Detecting EEG correlates during preparation of complex driving maneuvers

The main focus of this research is the development of real-time recording and analysis devices and algorithms for detecting Electroencephalography (EEG) correlates of steering actions. First, offline analysis where performed in a high fidelity driving simulator task using a commercial EEG system. The results of this study have been then confirmed with real world recordings. Finally, online algorithm has been tested. The participants have driven on a simulation of a real highway between Geneva and Lausanne (A1) perform-ing self-paced lane changes. EEG has been collected together with steering actions. Analysis of motor cortex activity preceding the onset of steering movements has confirmed the presence of Motion Related Cortical Potentials (MRCP). Furthermore, a systematic evaluation has identified parameters that maximize the detection with minimal number of sensors. Using 9 sensors over the motor cortex has been sufficient to generate a single-trial classification True Positive Rate (TPR) of 80.2% at about 420 ms before the onset of the movement. These results have further guided the development of a new wireless, dry-sensor EEG recording system dedicated for car applications. The newly developed system has been tested and proved to be less intrusive and to provide signals of similar quality. Recordings have continued on the real world, the actual A1 highway between Geneva and Lausanne. In these experiments, EEG has been collected together with vehicle control data. The participants have driven an Infiniti FX30 vehicle at constant speed with Intelligent Cruise Control support and have been asked to per-form lane changes in as many situations as possible. Not only that the presence of MRCP has been confirmed as preceding the onset of steering, but applying the machine learning algorithms developed in the Driving Simulator have yielded similar results, interestingly showing that the increased strength of the MRCP due to higher involvement and arousal levels compensate for the much noisier environment. Furthermore, the machine learning parameters tuning framework has been automatized and updated for online detection. Several classifiers that yield highest TPR peaks in consequent time windows are automatically chosen and a fusion step has been added. While participants have driven in the Driving Simulator, a set of classifiers has been trained on automatically detected lane changes trials and for the last part of the re-cording the output of the fusion has been evaluated. Impressively for such complex maneuvers like the steering for lane changes, a TPR peak of 70% at 370 ms before the onset of the movement has been con-firmed. While not being ready for engineering applications, the current research has laid a strong scientific foundation for real-time detection of EEG correlates of steering actions. The fact that the results have been con-firmed both in the laboratory and real world proves that developing BCI interfaces for intelligent vehicles is a clear possibility.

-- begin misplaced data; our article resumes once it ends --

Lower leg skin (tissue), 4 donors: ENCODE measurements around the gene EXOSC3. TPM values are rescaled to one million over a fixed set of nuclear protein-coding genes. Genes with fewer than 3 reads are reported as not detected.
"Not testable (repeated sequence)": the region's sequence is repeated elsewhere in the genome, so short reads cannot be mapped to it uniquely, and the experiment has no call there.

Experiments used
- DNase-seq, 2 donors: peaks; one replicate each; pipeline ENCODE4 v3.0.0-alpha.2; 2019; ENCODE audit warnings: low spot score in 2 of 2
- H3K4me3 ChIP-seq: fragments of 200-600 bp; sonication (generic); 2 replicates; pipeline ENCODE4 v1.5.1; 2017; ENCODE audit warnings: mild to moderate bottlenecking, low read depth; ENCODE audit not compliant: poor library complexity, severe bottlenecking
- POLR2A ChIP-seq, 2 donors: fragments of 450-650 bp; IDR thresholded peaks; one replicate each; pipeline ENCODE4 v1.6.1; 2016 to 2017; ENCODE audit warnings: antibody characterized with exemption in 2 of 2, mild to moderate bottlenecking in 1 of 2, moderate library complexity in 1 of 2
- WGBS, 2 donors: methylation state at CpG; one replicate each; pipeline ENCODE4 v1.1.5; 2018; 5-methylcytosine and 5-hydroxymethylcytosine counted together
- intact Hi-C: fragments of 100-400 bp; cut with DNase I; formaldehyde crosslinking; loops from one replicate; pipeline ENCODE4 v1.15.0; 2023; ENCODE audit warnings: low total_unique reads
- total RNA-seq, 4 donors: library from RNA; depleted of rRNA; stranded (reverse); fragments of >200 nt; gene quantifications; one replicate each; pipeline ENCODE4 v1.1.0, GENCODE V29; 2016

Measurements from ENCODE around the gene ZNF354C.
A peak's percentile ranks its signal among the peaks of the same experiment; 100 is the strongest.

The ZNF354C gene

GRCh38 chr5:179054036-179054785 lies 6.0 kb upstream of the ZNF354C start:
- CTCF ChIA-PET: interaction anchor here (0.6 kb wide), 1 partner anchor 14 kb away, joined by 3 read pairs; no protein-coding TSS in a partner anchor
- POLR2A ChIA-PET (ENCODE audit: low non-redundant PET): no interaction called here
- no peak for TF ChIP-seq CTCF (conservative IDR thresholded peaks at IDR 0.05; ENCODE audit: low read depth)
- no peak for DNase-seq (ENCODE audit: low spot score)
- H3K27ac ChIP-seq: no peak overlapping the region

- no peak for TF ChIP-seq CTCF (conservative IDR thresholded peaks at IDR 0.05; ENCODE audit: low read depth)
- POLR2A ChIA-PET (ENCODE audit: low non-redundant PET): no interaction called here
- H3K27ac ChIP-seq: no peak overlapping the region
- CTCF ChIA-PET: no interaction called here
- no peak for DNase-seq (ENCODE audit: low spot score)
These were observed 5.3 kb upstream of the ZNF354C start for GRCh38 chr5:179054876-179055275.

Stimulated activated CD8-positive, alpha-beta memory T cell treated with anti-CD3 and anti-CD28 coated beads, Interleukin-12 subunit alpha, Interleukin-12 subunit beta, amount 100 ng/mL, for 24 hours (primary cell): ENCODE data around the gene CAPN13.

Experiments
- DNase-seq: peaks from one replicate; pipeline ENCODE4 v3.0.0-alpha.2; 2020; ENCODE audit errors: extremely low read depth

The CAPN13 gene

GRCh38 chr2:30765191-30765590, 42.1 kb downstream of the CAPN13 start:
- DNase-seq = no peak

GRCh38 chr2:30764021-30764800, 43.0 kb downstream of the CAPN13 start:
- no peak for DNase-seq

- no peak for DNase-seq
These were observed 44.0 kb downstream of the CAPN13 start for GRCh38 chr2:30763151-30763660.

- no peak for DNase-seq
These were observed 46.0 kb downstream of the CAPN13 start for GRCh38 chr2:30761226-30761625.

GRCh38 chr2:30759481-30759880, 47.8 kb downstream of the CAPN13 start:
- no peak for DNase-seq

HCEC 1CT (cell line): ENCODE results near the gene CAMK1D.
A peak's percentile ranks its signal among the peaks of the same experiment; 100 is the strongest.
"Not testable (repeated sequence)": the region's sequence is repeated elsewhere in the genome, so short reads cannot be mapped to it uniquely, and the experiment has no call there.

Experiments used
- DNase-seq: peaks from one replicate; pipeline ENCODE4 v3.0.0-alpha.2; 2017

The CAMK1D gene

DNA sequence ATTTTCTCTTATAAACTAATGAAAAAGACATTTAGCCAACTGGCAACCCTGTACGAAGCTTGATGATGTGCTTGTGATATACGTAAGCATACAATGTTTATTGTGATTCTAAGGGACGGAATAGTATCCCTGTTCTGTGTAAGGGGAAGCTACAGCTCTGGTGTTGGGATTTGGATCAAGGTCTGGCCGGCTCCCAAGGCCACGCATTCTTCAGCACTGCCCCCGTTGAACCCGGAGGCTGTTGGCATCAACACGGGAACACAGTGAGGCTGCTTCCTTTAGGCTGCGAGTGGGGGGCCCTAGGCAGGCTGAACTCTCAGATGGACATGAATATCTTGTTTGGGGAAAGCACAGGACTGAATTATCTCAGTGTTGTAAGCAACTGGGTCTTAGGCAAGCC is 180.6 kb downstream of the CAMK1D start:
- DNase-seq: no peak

Millán Ruiz, José del Rocío
Lausanne, EPFL
Other identifiers:
urn: urn:nbn:ch:bel-epfl-thesis7353-9

Note: The status of this file is: EPFL only

 Record created 2017-02-13, last modified 2018-12-05

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